The Case Of Mr. Stevens

1793 WordsAug 16, 20158 Pages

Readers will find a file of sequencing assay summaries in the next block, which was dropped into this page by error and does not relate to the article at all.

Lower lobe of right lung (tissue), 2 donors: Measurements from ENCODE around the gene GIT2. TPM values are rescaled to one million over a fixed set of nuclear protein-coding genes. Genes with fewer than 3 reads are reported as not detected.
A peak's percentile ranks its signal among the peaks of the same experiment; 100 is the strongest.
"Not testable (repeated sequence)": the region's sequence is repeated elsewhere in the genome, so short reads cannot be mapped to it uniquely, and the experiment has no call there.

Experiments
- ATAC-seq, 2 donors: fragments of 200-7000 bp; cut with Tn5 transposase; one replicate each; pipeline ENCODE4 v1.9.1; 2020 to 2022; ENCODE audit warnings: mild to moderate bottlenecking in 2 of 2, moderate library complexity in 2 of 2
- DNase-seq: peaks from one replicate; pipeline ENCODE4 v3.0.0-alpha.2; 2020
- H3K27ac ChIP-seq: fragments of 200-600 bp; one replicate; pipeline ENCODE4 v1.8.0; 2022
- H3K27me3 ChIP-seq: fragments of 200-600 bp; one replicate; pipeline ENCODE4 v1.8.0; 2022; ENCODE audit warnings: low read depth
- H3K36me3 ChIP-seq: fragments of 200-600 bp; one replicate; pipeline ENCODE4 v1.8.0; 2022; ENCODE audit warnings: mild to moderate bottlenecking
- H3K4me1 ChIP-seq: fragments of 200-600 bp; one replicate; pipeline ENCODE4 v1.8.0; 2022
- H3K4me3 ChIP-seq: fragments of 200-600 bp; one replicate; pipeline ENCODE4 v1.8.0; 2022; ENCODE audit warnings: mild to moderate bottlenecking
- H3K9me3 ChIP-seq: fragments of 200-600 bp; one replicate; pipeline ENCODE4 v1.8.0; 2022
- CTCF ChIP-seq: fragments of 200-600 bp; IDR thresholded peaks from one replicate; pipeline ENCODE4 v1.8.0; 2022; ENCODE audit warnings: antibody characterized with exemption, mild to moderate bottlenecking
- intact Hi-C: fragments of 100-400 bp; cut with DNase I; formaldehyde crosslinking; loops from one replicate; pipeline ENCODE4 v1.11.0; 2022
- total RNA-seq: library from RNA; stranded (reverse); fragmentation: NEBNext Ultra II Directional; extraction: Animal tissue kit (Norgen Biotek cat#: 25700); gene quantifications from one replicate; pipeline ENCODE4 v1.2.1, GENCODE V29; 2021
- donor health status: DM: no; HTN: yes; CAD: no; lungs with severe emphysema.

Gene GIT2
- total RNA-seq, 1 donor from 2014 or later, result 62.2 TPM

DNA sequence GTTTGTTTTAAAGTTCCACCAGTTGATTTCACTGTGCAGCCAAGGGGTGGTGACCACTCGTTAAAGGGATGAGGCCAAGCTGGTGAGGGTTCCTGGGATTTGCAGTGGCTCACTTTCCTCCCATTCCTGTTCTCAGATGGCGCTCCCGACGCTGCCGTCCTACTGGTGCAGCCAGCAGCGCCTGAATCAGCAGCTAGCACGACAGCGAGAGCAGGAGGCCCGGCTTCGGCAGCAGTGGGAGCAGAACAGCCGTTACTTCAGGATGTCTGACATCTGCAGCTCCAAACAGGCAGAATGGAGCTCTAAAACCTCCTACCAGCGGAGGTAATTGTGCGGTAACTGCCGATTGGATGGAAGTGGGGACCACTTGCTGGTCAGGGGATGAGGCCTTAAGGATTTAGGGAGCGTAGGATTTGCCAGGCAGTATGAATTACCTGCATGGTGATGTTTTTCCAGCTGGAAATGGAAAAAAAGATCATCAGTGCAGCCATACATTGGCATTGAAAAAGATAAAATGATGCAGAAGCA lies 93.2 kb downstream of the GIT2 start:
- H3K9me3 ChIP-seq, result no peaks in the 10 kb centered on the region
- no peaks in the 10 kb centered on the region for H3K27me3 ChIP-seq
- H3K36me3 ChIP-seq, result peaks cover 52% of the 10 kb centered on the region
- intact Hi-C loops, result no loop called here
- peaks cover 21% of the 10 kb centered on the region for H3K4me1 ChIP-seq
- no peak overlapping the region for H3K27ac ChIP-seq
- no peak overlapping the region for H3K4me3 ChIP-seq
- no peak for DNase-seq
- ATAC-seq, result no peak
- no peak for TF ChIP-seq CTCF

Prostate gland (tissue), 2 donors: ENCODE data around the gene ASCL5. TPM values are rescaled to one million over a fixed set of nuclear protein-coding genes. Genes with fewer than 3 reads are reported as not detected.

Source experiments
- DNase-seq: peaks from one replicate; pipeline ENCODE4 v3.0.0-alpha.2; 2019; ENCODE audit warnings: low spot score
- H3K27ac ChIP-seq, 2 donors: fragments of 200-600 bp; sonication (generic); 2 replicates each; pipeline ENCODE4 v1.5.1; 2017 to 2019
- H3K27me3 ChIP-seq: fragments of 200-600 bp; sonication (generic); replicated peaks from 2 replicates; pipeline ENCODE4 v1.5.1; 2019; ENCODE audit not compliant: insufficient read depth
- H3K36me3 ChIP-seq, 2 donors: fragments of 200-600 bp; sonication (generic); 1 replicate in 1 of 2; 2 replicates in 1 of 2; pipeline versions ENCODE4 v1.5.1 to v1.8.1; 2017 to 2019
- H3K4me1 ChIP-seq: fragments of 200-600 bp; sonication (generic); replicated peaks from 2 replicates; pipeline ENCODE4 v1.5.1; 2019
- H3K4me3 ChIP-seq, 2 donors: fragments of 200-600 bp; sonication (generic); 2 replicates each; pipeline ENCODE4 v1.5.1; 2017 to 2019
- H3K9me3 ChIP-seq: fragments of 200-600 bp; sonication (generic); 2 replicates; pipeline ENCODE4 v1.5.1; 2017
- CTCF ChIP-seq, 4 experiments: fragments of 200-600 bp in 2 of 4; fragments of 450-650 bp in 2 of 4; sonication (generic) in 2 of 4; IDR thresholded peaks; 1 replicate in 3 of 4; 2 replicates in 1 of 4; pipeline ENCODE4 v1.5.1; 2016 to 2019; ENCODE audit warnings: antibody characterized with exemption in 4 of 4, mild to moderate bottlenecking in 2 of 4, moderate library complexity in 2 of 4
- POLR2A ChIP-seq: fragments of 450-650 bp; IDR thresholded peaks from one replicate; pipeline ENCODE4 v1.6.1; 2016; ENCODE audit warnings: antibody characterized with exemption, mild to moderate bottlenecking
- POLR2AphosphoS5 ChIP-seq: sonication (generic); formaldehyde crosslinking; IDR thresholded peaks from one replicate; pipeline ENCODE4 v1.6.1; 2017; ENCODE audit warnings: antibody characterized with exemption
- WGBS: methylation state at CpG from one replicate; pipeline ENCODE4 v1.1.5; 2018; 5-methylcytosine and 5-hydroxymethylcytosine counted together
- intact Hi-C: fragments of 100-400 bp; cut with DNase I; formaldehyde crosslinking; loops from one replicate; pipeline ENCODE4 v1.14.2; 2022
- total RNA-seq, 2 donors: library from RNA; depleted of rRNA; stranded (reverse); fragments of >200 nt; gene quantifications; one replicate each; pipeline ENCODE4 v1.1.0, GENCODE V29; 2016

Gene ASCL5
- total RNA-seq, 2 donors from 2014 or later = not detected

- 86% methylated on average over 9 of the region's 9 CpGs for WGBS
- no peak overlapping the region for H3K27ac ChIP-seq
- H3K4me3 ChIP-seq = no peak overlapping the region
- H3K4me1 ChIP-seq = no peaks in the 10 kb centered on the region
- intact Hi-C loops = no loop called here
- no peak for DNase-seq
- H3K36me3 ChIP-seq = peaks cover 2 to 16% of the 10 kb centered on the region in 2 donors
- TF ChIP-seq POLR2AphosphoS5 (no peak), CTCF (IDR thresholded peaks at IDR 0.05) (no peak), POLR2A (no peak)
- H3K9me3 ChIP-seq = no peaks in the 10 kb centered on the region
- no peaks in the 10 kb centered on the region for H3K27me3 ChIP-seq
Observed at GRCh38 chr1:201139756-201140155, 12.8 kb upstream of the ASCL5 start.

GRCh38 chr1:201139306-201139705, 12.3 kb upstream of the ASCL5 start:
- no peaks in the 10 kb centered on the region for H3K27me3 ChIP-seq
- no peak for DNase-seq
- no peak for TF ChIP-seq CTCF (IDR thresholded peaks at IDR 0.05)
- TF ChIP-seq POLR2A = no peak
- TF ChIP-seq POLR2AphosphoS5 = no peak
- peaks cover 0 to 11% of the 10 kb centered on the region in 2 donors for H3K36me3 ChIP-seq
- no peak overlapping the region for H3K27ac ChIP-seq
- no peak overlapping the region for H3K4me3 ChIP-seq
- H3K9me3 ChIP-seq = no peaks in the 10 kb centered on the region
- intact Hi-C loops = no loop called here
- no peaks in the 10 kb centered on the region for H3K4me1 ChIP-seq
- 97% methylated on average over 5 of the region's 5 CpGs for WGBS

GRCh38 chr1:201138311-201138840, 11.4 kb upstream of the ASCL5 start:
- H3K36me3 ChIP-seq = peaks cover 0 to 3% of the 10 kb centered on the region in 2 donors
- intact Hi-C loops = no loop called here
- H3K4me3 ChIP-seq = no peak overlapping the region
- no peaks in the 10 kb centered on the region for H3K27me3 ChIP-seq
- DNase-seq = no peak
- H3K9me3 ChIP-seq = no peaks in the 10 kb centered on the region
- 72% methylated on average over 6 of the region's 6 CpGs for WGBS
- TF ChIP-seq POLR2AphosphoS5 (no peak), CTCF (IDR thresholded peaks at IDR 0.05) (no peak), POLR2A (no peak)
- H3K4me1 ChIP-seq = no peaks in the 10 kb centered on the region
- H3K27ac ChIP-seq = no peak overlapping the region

Sam Stevens lives in an apartment building owned by his landlord, Mr. Quinn, where he has been working on an invention that plays the sound of a barking dog to scare off potential intruders. A national chain store has contacted Mr. Stevens, and would like to sell his product exclusively. Despite the fact that Mr. Stevens and the store never signed a physical contract, he verbally told a store manager several months ago that he would ship 1,000 units. Now, the chain store has just contacted Mr. Stevens via letter, demanding that he deliver the promised 1,000 units immediately (Southern New Hampshire University, n.d.). There exists a second issue in the case of Mr. Stevens as well, regarding an eviction notice from his landlord, telling him he has to be out of the apartment in 30 days because the barking invention has been bothering the other tenants. The letter further states that Mr. Stevens was not allowed to conduct his business from his apartment. Mr. Stevens is upset because he claims to have told Quinn that he was working on a new invention, and the landlord had wished him luck (Southern New Hampshire University, n.d.). In regards to the issue between Mr. Stevens and the chain store, various elements must be present to prove that a valid contract exists. The four elements to a contract are: agreement between the parties, consideration, contractual capacity, and finally, legal object (Kubasek, Browne, Giampetro-Meyer, Barkacs, Herron, Williamson, & Dhooge, 2011). The
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